HS Code Description 2014-15 Value 2015-16 Value 2016-17 Value 2017-18 Value 2018-19 Value
2701 Coal briquettes ovoids and similar solid fuels manufactured from coal 117.37 143.71 145.64 138.27 134.57
2702 Lignite, whether or not agglomerated, excluding jet 0.23 0.04 3.76 4.10 3.63
2703 Peat(including peat litter) w/n agglomerated 0.09 0.12 0.01 0.00 0.00
2704 Coke and semi-coke of coal, of lignite or of peat, whether or not agglomerated 18.82 16.58 15.17 25.46 17.22
2705 Coal gas, water gas, producer gas and similar gases, other gases 0.13 0.00 0.00 0.02 0.00
2706 Tar distilled from coal lignite from peat and other mineral tars 1.95 1.65 1.20 1.92 2.09
2707 Oils and other products of the distillation of high temperature 413.82 126.69 262.57 314.55 635.30
2708 Pitch and pitch coke, obtained from coal tar or from other mineral tars 12.56 13.11 13.66 7.02 21.49
2710 Petroleum oils and oils obtained from bituminous mineral other than crude 55930.92 30058.91 31137.38 36812.93 45928.26
2711 Petroleum gases and other gaseous hydrocarbons 311.70 175.89 189.43 270.70 306.72
2712 Petroleum jelly,praffin wax, micro-crystalline petroleum wax, slack wax, ozokerite 65.43 61.37 63.27 80.83 82.30
2713 Petroleum coke petroleum bitumen and other residues of petroleum oils 486.10 286.46 155.17 300.62 227.16
2714 Bitumen and asphalt, natural; bituminous or oil shale and tar sands 7.47 5.87 8.25 3.68 0.68
2715 Bitumen mixtures based on natural asphalt on natural bitumen on petroleum 1.01 0.83 1.50 2.74 3.22
2716 Electrical energy 265.97 340.22 438.64 506.53 532.32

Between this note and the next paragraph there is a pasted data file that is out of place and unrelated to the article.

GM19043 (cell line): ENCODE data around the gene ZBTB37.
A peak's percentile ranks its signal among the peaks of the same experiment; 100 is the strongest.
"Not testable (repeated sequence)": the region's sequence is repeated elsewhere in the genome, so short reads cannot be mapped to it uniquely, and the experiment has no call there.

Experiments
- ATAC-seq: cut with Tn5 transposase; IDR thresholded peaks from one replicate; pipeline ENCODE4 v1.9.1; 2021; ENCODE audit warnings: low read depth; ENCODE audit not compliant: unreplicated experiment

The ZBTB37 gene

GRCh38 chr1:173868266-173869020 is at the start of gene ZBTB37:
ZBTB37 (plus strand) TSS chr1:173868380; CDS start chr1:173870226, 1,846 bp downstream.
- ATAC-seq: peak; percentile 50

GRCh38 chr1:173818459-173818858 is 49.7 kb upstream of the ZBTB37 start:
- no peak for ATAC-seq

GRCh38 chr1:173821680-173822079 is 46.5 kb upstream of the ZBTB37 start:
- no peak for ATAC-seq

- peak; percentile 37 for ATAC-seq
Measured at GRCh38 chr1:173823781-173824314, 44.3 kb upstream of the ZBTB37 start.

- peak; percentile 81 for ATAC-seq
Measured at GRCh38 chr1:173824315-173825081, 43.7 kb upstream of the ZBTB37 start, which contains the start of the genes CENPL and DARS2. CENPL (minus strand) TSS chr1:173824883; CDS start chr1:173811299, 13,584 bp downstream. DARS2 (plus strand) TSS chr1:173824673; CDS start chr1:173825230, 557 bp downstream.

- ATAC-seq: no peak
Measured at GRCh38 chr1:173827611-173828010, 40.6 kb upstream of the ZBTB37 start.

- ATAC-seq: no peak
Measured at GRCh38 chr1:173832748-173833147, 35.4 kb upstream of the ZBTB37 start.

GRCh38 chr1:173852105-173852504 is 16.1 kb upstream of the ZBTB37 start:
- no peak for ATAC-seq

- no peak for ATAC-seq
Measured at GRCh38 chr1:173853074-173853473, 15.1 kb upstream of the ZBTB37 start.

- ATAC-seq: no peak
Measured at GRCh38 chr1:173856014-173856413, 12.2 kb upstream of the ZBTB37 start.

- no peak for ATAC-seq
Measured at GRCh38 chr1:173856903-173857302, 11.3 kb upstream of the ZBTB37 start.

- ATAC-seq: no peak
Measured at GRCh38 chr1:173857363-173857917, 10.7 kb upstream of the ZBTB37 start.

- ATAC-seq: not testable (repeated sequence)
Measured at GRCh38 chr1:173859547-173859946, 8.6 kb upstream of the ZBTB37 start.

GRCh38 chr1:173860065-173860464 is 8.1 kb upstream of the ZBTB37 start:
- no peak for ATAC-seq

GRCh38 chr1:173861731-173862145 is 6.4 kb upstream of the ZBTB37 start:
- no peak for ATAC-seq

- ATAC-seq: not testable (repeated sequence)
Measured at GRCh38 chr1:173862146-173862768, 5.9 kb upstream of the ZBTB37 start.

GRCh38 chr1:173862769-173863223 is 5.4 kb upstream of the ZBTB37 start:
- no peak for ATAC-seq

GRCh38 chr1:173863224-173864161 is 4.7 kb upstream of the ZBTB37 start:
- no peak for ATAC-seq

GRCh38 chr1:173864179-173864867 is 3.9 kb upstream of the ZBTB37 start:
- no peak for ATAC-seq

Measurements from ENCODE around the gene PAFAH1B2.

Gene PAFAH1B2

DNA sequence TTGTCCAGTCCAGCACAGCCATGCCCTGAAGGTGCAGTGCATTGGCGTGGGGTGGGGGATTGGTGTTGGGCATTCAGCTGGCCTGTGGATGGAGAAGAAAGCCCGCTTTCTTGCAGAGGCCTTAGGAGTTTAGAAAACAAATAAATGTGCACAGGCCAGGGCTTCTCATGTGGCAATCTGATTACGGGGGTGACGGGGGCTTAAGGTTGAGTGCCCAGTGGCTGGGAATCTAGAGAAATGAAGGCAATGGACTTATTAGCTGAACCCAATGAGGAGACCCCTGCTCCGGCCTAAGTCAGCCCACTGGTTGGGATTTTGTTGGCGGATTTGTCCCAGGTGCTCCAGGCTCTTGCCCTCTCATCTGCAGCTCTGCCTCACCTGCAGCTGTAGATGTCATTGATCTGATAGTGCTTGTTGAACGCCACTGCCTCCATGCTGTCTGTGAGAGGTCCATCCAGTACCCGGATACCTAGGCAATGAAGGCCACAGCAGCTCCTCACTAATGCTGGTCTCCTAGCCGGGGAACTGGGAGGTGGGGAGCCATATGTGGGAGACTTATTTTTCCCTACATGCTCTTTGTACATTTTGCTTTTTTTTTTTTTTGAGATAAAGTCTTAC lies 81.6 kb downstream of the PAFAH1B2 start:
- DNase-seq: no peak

Total 57633.57 31231.46 32435.65 38469.36 47894.97
Source: DGCIS

Foreign Direct Investments

The government allows 100 percent Foreign Direct Investment (FDI) in upstream and private sector refining projects. The FDI limit for public sector refining projects has been raised to 49 percent without any disinvestment or dilution of domestic equity in the existing PSUs.

During April 2000 to March 2019, the FDI inflow in Petroleum and natural gas sector was US$ 7018.8 million which accounted for 1.67 percent of total FDI inflows in the country.


Energy demand of India is anticipated to grow faster than energy demand of all major economies, on the back of continuous robust economic growth. Consequently, India’s energy demand as a percentage of global energy demand is expected to rise to 11 percent in 2040 from 5.58 percent in 2017. Crude oil consumption is expected to grow at a CAGR of 3.60 percent to 500 million tonnes by 2040 from 221.76 million tonnes in 2017. Natural Gas consumption is forecasted to increase at a CAGR of 4.31 per cent to 143.08 million tonnes by 2040 from 54.20 million tonnes in 2017.

LNG imports of India have significantly increased, providing opportunity to boost production capacity of midstream segment. In light of mounting LNG production, huge opportunity lies for LNG terminal operation, engineering, procurement and construction services. The gas consumption is projected to reach 143.08 bcm by 2040. On the other hand, government is planning to invest US$ 2.86 billion in the upstream oil and gas production to double the natural gas production to 60 bcm and drill more than 120 exploration wells by 2022.